We have attempted in the
foregoing pages to give some idea of our Inverness ancestry. Our task was
forced upon us twenty years too late. The real inner story of our older
people was buried with themselves, and as a general thing we have no
marble, moat or manuscript, to help us tell it now.
In our search for necessary information
through the county we missed many, oh so many, "good gray heads" whom we
were wont to meet and enjoy in younger years. Never did we appreciate
their worth so keenly as when we felt the need of their help and found
"they were not there". The younger and smarter folk did not, we regret to
say, evince any special interest in a history of their forefathers. We
could only do our best in a position that was all but impossible: and,
unlike the great William Pitt, we were not able to "trample on
impossibilities." We do hope our readers will grant us some indulgence,
knowing the dark and lonely road we had to travel.
Some may think that we were representing our
ancestors as much too good. We honestly tried our best not to. We confess
at once our tender personal feeling for the friends that are gone, and we
have no apology to offer for any manifestation of that feeling that may
appear in this work. These hardy early settlers can not be judged by the
standards and conditions of our day. They lived in lowly circumstances and
were in the main, quite illiterate; yet, they possessed and practised, and
impressed upon their offspring, many of the finest qualities of humanity.
"Let not ambition mock their useful toil,
Their homely joys, or destiny obscure;
Nor grandeur hear, with a disdainful smile,
The short and simple annals of the poor."
It is not our purpose either to praise the
dead or dispraise the living, but we feel justified in saying this:— to
the extent that we, of today disregard, despise or repudiate, the
christian qualities of our pioneer fathers, precisely to that extent we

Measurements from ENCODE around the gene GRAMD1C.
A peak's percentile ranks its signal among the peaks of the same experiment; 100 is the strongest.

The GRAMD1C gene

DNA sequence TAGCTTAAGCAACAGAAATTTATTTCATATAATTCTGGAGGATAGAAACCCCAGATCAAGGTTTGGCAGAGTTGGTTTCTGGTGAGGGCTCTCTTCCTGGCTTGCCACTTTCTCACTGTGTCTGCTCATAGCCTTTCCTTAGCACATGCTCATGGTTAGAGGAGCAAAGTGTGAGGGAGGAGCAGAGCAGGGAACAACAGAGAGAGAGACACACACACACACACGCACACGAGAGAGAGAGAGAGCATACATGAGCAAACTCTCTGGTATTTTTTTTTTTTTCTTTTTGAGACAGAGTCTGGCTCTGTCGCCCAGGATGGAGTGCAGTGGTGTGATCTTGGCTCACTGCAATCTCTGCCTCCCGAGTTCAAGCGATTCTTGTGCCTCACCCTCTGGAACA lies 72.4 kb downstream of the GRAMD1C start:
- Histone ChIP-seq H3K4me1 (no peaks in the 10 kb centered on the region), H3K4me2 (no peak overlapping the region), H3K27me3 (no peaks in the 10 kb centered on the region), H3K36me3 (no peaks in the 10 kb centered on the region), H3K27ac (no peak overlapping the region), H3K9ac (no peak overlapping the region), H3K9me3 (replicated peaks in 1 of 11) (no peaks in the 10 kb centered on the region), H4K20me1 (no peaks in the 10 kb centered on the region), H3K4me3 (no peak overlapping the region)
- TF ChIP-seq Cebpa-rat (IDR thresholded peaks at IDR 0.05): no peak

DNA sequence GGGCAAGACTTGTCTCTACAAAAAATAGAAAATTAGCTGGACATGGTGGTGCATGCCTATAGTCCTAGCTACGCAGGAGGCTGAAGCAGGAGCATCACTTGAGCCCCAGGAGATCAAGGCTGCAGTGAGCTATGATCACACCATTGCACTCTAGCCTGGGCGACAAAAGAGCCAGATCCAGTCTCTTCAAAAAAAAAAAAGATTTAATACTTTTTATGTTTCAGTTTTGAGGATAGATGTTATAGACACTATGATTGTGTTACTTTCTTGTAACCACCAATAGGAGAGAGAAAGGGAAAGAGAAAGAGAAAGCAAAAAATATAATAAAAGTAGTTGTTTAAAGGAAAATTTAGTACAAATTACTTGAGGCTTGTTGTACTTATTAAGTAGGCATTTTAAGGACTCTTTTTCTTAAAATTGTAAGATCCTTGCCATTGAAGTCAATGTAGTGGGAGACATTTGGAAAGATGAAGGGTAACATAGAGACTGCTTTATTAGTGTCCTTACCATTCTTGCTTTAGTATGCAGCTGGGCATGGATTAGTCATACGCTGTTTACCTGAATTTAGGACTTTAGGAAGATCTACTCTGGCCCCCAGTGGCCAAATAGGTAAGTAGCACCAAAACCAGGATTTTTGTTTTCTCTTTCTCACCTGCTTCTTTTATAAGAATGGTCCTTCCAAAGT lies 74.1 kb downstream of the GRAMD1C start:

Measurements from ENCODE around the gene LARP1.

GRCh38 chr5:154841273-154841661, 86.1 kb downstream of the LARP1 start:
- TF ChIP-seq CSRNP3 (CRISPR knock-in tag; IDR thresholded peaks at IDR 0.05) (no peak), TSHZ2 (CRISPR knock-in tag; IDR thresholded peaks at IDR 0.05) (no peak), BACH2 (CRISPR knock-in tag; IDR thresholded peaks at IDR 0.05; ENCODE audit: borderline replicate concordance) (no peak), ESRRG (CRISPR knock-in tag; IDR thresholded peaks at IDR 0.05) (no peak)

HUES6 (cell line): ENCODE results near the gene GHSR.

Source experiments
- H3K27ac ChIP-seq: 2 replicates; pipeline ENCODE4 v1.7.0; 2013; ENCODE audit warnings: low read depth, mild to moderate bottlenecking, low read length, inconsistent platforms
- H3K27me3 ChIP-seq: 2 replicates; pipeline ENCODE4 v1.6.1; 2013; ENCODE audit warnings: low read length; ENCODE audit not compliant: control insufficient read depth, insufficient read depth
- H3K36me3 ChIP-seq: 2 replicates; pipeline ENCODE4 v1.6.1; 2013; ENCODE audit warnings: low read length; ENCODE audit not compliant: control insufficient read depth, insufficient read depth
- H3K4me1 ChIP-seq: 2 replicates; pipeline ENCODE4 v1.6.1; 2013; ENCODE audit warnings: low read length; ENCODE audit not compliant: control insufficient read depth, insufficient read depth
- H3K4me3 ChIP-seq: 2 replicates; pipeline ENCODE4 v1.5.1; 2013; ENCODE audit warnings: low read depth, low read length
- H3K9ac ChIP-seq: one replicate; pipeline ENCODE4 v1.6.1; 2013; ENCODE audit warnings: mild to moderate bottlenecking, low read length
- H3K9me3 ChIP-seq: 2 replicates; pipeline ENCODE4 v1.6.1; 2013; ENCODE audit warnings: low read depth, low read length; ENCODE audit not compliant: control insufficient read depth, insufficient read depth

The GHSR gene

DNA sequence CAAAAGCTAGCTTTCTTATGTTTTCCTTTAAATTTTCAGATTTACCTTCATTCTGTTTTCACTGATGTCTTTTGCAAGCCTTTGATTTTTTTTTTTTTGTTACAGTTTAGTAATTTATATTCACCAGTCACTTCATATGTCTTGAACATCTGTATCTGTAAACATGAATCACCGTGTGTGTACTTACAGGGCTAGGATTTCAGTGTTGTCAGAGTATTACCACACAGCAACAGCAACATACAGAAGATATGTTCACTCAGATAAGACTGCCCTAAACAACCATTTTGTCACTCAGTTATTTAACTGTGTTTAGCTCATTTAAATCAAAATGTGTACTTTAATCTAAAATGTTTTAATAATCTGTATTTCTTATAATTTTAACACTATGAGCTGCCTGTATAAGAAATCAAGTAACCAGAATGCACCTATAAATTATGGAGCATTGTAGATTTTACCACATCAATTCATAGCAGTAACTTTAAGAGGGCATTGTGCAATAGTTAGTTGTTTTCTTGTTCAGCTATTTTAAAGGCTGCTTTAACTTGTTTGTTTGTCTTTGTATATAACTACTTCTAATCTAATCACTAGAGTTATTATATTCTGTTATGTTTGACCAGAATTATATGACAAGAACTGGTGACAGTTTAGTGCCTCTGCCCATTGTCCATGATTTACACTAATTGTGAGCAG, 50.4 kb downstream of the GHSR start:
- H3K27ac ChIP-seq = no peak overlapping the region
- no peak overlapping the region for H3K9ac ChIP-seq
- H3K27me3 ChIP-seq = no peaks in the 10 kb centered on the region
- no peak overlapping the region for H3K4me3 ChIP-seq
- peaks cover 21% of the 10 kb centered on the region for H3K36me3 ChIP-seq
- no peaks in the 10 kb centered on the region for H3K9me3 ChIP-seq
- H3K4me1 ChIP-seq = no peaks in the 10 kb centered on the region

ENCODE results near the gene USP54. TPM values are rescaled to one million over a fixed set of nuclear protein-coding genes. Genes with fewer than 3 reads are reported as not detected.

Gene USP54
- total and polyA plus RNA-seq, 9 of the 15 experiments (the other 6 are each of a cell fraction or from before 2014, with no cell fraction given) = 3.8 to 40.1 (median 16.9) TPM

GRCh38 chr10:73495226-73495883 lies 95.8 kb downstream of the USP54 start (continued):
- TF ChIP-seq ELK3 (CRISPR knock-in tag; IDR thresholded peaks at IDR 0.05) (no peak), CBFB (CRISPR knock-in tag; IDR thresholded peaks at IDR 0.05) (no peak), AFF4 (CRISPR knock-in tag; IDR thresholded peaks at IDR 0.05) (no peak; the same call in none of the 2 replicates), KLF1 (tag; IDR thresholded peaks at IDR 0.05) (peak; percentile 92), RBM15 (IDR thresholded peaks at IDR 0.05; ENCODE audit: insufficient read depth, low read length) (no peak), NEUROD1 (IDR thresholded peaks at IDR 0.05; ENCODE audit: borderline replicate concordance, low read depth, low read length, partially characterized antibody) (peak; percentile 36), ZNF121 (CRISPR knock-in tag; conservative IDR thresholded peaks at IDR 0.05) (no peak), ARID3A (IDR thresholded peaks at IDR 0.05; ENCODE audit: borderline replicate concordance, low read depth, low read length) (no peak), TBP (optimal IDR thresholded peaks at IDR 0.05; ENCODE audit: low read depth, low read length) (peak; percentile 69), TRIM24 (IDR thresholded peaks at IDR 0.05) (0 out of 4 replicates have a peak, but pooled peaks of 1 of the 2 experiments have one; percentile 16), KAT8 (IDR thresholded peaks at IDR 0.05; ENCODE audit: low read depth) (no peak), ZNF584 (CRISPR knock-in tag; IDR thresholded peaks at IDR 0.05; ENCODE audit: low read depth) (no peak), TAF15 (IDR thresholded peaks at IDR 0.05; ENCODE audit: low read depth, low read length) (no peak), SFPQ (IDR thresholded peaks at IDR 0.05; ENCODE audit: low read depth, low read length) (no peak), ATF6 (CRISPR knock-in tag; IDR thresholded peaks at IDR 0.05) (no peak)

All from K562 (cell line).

degenerate, physically, mentally and morally.
However, lest it be supposed that we are
parading the best and concealing the worst of these old people let us make
a brief reference to their more prominent faults and failings. And first
of all their drinking habits.
All men know from experience that excess of
anything is hurtful. Our early settlers drank to excess at times. The
habit of drinking to excess is pernicious beyond expression, for it may
involve much more, and much worse, than a mere breach of temperance. Some
of our forefathers were in the habit of drinking to excess. Such a habit
is not to be defended but we think our early settlers are entitled to an
explanation concerning it.
That habit did not originate with our
forefathers in this country. It came to them without much rebuke from deep
down the centuries. All the aged civilized nations of the earth were
soaked in it. There was no organized public opinion against it. There were
no state laws forbidding it. In the olden times it was not considered
degrading to indulge in alcoholic beverages. Men of all ranks did it. The
King and his Jester got drunk together. In former centuries liquor was
believed to be a necessary stimulant; it was good and cheap then, and as
free and plentiful as air or water. Industrialism and commerce had not
then reached the stage at which the unauthorized use of strong drink was a
perilous source of inefficiency and loss.
We offer these comments as an explanation of
this habit of the old people. The explanation is not open to us of today;
nor is it an excuse for over-drinking at any time, in any place, under any
Another habit of the olden times was to submit all the sharpest personal
differences to the ruthless arbitrament of the naked fists.
Frankly that was a tribunal we could never
respect: perhaps, because we feared it. We always regarded it as the
essence and instinct of raw-boned savagery. But even as to that repugnant
custom the men of old have a right to a hearing.